SAR Decision Making Process: Suspicious Activity Reporting Process Implementation

SAR decision making process is inherently subjective.  The primary focus from auditors and regulators essentially is on whether a financial institution has an effective SAR decision-making process, not individual SAR decisions. 

The SAR Decision Making Process

Regulatory examinations and third-party audit procedures may review individual SAR decisions as a means to test the effectiveness of the SAR monitoring, reporting, and decision-making process; however, in those instances where a financial institution has an established SAR decision-making process, has followed existing policies, procedures, and processes, and has determined not to file a SAR, it should not be criticized for the failure to file a SAR unless the failure is significant or accompanied by evidence of bad faith.

Whether a SAR investigation is prompted by notification from front-line personnel, through an automated surveillance monitoring system alert, as a result of another internal monitoring method, or through an external source, such as the newspaper or other media, a financial institution’s SAR decision-making process should start with the minimum filing requirements according to local laws and regulations. 

Sar Decision Making Process

General Red Flags That Triggers The SAR Decision Making Process

General red flags that may trigger the SAR decision making-process can include the following:

  • First of all, transactions that show indicia potential money laundering or other illegal activity
  • Secondly, transactions are designed to evade the local anti-money laundering laws or their implementing regulations.
  • Third, transactions with no business purpose or apparent lawful purpose or are not expected activity for the consumer relationship. After examining the available facts, including the background and possible purpose of the transaction, the institution knows no reasonable explanation.

If any of the above apply or the minimum filing requirements according to local laws and regulations, a SAR investigation should be performed, eventually leading to a SAR filing.  It should be noted that the reason “no loss to the financial institution or the consumer” is not a valid reason for not filing.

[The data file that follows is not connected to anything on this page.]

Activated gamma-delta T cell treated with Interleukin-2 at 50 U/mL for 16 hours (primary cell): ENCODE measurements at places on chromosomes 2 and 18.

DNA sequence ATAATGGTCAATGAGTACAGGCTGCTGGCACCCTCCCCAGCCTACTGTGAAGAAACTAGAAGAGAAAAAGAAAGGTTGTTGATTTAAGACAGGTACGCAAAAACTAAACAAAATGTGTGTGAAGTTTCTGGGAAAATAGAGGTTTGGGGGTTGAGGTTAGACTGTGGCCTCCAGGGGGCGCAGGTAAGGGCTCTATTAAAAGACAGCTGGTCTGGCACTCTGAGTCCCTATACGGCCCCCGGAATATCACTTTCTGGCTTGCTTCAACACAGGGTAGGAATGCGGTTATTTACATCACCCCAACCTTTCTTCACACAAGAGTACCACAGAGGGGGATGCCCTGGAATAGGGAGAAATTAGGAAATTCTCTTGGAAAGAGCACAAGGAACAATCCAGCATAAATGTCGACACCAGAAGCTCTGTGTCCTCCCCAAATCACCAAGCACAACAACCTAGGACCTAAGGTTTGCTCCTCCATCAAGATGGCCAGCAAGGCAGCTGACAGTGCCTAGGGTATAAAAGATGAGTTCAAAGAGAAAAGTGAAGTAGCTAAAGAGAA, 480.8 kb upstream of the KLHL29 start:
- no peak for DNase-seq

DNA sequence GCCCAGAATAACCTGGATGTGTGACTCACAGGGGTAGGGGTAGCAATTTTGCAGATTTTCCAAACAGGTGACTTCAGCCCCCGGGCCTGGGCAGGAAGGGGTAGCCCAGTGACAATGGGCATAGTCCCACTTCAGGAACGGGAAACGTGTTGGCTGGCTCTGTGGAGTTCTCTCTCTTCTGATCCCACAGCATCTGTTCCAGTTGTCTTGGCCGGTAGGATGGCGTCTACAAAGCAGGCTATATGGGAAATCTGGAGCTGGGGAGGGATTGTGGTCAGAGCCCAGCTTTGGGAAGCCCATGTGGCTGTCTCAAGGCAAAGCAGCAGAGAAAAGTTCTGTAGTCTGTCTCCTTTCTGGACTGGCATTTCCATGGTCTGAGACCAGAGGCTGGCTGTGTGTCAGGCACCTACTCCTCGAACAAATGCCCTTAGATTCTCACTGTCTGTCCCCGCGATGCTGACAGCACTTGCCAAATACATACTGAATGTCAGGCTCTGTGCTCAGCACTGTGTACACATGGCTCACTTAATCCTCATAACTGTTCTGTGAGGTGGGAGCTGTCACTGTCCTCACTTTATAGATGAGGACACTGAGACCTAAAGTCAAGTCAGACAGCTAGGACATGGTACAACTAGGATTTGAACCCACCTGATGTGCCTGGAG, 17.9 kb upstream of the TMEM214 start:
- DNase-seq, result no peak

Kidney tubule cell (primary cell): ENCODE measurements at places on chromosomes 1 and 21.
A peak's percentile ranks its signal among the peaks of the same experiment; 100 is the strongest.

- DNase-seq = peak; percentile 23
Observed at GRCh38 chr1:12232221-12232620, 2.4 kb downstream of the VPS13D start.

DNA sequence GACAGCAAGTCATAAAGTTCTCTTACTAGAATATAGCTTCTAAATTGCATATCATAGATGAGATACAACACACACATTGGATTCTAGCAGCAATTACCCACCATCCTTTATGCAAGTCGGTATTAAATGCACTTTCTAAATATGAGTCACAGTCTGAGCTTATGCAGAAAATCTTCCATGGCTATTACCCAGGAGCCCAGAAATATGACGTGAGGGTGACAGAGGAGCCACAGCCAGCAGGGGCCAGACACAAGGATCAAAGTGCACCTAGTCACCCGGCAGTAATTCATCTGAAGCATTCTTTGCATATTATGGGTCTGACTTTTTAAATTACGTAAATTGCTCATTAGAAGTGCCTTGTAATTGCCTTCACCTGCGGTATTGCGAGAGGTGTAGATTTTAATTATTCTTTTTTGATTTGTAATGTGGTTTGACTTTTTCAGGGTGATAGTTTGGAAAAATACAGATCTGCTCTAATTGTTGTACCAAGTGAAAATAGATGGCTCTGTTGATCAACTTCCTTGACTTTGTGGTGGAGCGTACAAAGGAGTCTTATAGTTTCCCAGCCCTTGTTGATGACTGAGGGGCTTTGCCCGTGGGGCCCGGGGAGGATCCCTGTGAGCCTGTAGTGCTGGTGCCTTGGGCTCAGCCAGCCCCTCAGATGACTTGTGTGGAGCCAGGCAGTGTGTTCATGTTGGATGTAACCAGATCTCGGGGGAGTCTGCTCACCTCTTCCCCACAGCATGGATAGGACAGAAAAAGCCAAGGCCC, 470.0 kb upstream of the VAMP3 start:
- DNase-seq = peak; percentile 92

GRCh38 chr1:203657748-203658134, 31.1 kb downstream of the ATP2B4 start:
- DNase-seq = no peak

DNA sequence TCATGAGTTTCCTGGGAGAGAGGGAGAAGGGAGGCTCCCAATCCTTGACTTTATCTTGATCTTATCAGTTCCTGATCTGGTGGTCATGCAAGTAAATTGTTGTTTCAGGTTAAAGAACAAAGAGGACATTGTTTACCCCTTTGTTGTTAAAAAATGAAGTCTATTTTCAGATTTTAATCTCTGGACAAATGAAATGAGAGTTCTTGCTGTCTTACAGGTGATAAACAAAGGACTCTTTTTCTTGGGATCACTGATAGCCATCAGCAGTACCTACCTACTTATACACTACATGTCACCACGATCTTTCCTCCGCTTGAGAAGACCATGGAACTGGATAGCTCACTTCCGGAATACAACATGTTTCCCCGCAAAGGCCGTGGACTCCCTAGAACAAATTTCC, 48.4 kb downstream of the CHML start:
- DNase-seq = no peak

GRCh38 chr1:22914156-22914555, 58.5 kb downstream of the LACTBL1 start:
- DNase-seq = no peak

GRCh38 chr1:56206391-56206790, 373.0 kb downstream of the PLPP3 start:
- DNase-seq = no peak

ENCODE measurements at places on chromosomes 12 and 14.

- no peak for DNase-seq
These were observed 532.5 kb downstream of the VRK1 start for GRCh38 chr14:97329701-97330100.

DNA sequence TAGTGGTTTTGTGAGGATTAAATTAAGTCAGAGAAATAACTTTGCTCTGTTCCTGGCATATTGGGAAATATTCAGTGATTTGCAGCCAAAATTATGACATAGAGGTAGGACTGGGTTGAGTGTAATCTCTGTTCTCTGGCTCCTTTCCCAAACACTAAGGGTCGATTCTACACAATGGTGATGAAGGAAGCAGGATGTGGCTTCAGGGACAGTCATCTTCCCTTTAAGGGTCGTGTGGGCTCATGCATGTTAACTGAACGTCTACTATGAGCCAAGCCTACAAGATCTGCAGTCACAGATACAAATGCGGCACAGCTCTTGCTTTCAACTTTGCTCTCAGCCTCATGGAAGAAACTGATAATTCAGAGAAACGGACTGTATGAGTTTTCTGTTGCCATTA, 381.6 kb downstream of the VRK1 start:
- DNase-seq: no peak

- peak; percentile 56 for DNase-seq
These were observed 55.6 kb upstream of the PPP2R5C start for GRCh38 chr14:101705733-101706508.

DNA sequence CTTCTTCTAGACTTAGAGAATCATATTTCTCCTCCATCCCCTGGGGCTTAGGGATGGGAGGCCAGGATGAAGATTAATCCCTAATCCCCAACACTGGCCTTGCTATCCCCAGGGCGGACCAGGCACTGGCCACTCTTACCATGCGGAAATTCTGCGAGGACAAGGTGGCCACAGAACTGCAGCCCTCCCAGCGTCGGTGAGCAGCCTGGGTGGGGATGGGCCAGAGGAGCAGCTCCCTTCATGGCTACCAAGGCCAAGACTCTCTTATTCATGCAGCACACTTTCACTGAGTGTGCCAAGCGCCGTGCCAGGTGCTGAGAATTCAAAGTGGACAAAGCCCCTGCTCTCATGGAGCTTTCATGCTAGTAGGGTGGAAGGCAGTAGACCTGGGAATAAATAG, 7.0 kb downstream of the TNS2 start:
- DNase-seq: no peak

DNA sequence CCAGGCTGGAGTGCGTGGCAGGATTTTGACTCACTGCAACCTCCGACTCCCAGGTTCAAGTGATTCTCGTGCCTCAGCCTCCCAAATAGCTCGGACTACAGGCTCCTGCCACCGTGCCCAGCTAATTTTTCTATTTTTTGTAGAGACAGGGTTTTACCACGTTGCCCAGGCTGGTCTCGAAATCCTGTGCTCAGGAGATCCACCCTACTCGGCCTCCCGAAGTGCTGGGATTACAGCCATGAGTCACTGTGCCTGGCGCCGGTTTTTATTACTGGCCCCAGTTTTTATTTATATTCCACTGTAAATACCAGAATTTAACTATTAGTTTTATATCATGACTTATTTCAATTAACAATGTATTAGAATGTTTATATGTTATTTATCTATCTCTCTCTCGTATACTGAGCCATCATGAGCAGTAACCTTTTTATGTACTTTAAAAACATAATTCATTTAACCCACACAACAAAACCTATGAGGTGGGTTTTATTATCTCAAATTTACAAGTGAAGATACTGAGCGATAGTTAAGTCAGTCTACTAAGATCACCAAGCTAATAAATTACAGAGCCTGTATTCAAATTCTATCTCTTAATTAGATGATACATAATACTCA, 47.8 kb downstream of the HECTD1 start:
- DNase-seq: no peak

For instances that may fall into a grey area, a financial institution should incorporate the information received at account opening and ongoing monitoring to aid in the SAR filing decision-making process.  Comprehensive compliance and customer due diligence programs should ensure that a financial institution can answer the following questions:

Are the transactions consistent with the account’s purpose? Is there a reasonable explanation for the transactions that occurred? And what other information is available to aid in the decision? The answers to these questions should guide financial crime professionals in deciding whether or not to file a SAR.

Questions To Address Before Designing The SAR Decision Making Process

Before designing and implementing the SAR decision-making process, there are numerous questions to address, including:

  • How do you document something you didn’t do, such as not filing a SAR?
  • What is required to back up a filed SAR?
  • Who should make decisions on SAR filings?
  • How much time is allowed to file a report on an identified unusual activity?
  • When does the “clock” on SAR filings begin to tick?

Meticulous Identification And Monitoring Requirements

A transaction monitoring system typically targets specific types of transactions, most notably those involving large sums of cash and/or transactions from foreign geographies, and includes a manual review of various reports to identify unusual activity. Currency activity reports, funds transfers reports, monetary instrument sales reports, significant balance change reports, ATM transaction reports, nonsufficient funds (NFS) reports, and other reports are among them. The procedure entails reviewing daily reports, reports covering a specific time period, or a combination of the two.

This presents a number of difficulties:

  • Large data volume handling: Most legacy systems are incapable of analyzing and storing large data volumes.
  • Updates to identification rules: Banks use a specific set of filters or rules to help identify suspicious’ behavior. Because the definition of “suspicious” is constantly changing, updating the system with new rules can be time consuming and complex.
  • Numerous data sources: When creating reports, the system refers to data from various sources, necessitating frequent backtracking and cross-checking. When dealing with large amounts of data, data lineage and linkage issues may arise, leading to the next challenge.
  • Data Accuracy: To ensure that the data is accurate, reviewers must constantly cross-check the data source and compare it to the data fetched in reports. Because SAR requires suspicious activities to be reported within a specific timeframe, data quality becomes even more important.
  • Frequent Report Generation and Updating: Although FinCEN has simplified the reporting format requirement, bank generated reports must be updated on a regular basis to remain current.

Final Thoughts

It is also critical to keep track of SAR filing decisions. Thorough documentation serves as a record of the SAR decision-making process and is a sign of a strong BSA program. When your institution is faced with a SAR investigation, keep these guidelines in mind when deciding whether or not to file.

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